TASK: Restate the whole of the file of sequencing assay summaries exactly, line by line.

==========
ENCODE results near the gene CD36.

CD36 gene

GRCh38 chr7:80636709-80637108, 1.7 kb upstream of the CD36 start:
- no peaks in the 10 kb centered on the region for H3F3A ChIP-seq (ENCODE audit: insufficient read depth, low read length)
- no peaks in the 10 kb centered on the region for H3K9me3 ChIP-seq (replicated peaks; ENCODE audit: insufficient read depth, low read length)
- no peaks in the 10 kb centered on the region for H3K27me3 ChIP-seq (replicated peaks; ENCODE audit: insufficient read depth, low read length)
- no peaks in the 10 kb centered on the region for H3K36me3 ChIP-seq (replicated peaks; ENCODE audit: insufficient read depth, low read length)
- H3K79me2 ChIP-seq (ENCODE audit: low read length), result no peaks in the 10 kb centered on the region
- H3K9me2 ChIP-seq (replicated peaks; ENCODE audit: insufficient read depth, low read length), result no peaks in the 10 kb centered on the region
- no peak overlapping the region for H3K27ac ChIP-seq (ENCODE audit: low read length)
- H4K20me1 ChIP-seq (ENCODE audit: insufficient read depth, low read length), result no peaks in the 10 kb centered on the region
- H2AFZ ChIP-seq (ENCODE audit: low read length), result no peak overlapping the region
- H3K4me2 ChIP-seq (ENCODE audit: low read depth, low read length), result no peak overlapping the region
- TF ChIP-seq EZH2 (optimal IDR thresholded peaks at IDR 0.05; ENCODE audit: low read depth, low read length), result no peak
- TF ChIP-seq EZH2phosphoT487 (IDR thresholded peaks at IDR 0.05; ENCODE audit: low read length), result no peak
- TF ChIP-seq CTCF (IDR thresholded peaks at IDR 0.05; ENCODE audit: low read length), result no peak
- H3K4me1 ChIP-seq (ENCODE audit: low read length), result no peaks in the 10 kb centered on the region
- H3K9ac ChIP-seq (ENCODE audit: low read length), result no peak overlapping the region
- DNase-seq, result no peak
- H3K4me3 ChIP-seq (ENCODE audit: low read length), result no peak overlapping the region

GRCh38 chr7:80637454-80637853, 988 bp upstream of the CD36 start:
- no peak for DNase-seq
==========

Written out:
ENCODE results near the gene CD36.

CD36 gene

GRCh38 chr7:80636709-80637108, 1.7 kb upstream of the CD36 start:
- no peaks in the 10 kb centered on the region for H3F3A ChIP-seq (ENCODE audit: insufficient read depth, low read length)
- no peaks in the 10 kb centered on the region for H3K9me3 ChIP-seq (replicated peaks; ENCODE audit: insufficient read depth, low read length)
- no peaks in the 10 kb centered on the region for H3K27me3 ChIP-seq (replicated peaks; ENCODE audit: insufficient read depth, low read length)
- no peaks in the 10 kb centered on the region for H3K36me3 ChIP-seq (replicated peaks; ENCODE audit: insufficient read depth, low read length)
- H3K79me2 ChIP-seq (ENCODE audit: low read length), result no peaks in the 10 kb centered on the region
- H3K9me2 ChIP-seq (replicated peaks; ENCODE audit: insufficient read depth, low read length), result no peaks in the 10 kb centered on the region
- no peak overlapping the region for H3K27ac ChIP-seq (ENCODE audit: low read length)
- H4K20me1 ChIP-seq (ENCODE audit: insufficient read depth, low read length), result no peaks in the 10 kb centered on the region
- H2AFZ ChIP-seq (ENCODE audit: low read length), result no peak overlapping the region
- H3K4me2 ChIP-seq (ENCODE audit: low read depth, low read length), result no peak overlapping the region
- TF ChIP-seq EZH2 (optimal IDR thresholded peaks at IDR 0.05; ENCODE audit: low read depth, low read length), result no peak
- TF ChIP-seq EZH2phosphoT487 (IDR thresholded peaks at IDR 0.05; ENCODE audit: low read length), result no peak
- TF ChIP-seq CTCF (IDR thresholded peaks at IDR 0.05; ENCODE audit: low read length), result no peak
- H3K4me1 ChIP-seq (ENCODE audit: low read length), result no peaks in the 10 kb centered on the region
- H3K9ac ChIP-seq (ENCODE audit: low read length), result no peak overlapping the region
- DNase-seq, result no peak
- H3K4me3 ChIP-seq (ENCODE audit: low read length), result no peak overlapping the region

GRCh38 chr7:80637454-80637853, 988 bp upstream of the CD36 start:
- no peak for DNase-seq